Page:Popular Science Monthly Volume 45.djvu/259

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about to be subject to severe glaciation, and not only so, but occurred on both sides of each range, as in the Alps, or all round a mountain range, as in our lake district, or in every part of a complex mountain region, as in Scotland from the Frith of Clyde to the extreme north coast—all in this very limited period of geological time. We are further asked to believe that during the whole period from the commencement of the Ice age to our day such earth movements have never produced a single group of valley lakes in any one of the countless mountain ranges and hilly regions throughout the whole of the very much more extensive non-glaciated regions of the globe! This appears to me to be simply incredible. The only way to get over the difficulty is to suppose that earth movements of this nature occurred only at that one period, just before the Ice age came on, and that the lakes produced by them in all other regions have since been filled up. But is there any evidence of this? And is it probable that all lakes so produced in non-glaciated regions, however large and deep they might be, and however little sediment was carried down by their inflowing streams, should yet all have disappeared? The theory of the pre-glacial origin of these lakes thus rests upon a series of highly improbable suppositions entirely unsupported by any appeal to facts. There is, however, another difficulty which is perhaps even greater than those just considered. Whatever may be the causes of the compression, elevation, folding, and other earth movements which have led to the formation of mountain masses, there can be no doubt that they have operated with extreme slowness; and all the evidence we have of surface movements now going on show that they are so slow as to be detected only by careful and long-continued observations. On the other hand, the action of rivers in cutting down rocky barriers is comparatively rapid, especially when, as in all mountainous countries, they carry in their waters large quantities of sediment, and during floods bring down also abundance of sand, gravel, and large stones. A remarkable illustration of this erosive power is afforded by the river Simeto, in Sicily, which has cut a channel through solid lava which was formed by an eruption in the year 1603. In 1828, Sir Charles Lyell states, it had cut a ravine through this compact blue rock from fifty to several hundred feet wide, and in some parts from forty to fifty feet deep.[1] The enormous cañon of the Colorado, from three thousand to five thousand feet deep and four hundred miles long, which has been entirely cut through a series of Mesozoic and Palæozoic rocks during the latter portion of the Tertiary period, is another example of the wonderful cutting power of running water.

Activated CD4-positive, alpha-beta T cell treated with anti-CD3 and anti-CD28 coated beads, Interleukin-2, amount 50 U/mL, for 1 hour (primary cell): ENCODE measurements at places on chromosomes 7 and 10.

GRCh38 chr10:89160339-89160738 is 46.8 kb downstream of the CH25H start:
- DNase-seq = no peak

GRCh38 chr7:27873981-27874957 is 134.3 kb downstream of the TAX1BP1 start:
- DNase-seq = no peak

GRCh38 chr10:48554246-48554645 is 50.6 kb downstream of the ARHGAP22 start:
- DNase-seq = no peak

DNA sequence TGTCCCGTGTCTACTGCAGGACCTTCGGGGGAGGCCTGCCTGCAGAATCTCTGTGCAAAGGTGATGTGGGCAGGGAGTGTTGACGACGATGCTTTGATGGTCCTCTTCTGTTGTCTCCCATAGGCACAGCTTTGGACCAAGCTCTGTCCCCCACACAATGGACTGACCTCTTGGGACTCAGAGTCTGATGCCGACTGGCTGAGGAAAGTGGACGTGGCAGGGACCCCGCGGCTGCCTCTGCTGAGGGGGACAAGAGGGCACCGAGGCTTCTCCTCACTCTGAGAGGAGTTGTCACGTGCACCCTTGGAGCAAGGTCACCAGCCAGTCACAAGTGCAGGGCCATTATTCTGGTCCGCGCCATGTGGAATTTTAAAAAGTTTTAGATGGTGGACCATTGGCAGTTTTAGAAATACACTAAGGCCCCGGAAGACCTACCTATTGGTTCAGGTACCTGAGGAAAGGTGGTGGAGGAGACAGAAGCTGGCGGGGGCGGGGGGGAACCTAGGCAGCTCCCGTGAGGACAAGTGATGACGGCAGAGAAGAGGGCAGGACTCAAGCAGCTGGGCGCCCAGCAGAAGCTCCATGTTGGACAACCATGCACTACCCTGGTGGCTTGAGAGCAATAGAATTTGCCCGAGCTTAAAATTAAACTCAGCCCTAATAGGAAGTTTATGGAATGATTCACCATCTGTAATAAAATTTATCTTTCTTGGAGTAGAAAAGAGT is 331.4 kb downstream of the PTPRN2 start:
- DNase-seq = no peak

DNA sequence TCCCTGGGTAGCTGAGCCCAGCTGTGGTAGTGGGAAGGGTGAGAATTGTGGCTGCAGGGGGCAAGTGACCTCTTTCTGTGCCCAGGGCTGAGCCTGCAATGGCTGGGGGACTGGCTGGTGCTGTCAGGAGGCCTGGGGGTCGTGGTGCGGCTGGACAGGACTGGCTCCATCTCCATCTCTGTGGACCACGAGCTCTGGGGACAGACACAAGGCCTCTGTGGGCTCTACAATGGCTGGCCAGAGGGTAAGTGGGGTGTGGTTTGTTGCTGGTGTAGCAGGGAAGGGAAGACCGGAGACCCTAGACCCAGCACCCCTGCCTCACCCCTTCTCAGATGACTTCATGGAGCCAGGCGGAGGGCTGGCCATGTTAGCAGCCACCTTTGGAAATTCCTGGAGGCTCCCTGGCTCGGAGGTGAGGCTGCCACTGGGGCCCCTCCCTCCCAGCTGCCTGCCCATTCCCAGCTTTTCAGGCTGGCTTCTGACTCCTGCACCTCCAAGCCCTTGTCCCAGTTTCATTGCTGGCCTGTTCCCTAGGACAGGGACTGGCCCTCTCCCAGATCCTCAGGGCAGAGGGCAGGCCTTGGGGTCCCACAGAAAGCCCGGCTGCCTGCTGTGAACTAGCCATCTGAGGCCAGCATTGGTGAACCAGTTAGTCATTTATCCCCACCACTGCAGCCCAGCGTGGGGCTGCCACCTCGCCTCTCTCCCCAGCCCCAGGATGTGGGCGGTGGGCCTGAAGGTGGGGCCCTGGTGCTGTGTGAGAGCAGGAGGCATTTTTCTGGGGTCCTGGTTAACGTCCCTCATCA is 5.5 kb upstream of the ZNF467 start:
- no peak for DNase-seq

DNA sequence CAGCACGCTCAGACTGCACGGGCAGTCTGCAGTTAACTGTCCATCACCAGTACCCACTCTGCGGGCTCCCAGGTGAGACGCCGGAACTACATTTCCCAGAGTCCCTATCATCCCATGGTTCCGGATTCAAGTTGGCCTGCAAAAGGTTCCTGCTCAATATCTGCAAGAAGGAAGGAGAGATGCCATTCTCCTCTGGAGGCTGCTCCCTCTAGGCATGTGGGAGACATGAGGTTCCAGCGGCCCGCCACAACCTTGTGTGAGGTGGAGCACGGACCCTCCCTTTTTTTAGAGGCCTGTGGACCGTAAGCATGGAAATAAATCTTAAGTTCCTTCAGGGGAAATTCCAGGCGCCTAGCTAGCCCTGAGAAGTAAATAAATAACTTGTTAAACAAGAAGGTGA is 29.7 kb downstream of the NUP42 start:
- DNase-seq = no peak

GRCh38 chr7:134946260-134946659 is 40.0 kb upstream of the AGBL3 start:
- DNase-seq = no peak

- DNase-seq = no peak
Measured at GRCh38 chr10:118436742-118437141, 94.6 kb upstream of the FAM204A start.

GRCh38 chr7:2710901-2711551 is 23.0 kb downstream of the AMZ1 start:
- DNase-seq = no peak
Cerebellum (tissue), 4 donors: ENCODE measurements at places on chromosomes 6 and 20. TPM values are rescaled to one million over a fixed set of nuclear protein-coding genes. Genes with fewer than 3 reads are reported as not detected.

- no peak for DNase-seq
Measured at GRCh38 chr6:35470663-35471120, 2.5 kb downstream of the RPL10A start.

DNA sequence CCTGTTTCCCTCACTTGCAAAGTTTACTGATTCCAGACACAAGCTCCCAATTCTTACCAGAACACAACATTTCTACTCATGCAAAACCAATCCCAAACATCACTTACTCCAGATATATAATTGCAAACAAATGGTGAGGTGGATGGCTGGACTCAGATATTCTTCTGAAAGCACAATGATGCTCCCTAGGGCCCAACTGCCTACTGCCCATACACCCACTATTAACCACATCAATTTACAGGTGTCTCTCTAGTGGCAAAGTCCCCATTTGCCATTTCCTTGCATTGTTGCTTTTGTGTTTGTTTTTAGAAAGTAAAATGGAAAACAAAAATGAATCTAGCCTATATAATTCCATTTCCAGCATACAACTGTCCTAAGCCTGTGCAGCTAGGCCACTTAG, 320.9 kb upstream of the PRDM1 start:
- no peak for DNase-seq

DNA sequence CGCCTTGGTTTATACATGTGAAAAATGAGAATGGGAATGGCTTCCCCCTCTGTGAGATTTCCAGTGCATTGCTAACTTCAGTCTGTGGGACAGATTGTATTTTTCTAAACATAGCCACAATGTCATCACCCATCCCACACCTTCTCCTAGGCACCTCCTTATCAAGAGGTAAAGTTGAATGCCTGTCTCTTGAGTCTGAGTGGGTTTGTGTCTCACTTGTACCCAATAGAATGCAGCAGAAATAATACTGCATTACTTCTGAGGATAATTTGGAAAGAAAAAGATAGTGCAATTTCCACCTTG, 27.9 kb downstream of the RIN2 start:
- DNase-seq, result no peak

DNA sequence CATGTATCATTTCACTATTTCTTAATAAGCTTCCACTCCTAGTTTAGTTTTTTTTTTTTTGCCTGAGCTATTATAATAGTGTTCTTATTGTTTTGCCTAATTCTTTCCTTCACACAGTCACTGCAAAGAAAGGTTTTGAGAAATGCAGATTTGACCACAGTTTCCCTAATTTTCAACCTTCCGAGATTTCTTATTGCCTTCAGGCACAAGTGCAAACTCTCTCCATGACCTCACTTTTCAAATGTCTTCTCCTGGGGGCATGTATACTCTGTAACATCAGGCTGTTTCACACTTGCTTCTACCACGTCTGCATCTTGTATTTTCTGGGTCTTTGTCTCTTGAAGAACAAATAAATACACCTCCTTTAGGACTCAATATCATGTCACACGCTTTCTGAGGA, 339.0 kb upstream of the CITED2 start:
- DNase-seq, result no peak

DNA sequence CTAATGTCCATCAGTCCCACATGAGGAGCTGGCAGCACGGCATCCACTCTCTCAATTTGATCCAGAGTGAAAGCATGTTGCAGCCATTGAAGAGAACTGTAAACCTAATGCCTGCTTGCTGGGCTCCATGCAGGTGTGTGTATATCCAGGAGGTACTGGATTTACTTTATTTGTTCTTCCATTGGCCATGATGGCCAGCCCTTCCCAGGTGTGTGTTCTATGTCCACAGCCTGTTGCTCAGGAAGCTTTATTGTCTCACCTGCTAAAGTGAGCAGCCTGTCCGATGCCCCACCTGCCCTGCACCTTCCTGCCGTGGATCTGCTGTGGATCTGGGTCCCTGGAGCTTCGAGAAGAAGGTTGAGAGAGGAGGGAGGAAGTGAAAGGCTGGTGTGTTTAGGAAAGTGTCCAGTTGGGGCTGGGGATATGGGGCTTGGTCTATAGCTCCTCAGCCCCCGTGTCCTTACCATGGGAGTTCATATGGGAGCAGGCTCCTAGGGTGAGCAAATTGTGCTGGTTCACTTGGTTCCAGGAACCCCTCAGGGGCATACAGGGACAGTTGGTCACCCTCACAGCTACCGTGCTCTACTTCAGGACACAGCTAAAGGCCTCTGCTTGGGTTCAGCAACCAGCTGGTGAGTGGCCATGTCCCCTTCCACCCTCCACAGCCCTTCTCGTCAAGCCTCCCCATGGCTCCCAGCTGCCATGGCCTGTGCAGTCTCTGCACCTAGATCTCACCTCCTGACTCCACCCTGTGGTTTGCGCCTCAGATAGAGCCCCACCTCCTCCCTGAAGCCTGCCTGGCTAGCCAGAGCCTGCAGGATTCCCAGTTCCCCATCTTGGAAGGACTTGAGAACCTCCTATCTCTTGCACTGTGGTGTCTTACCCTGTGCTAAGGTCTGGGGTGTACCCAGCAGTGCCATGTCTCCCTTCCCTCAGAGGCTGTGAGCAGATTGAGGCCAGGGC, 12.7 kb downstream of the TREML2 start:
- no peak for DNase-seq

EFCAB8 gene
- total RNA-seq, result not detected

1. Principles of Geology, eleventh ed., vol. i, p. 353.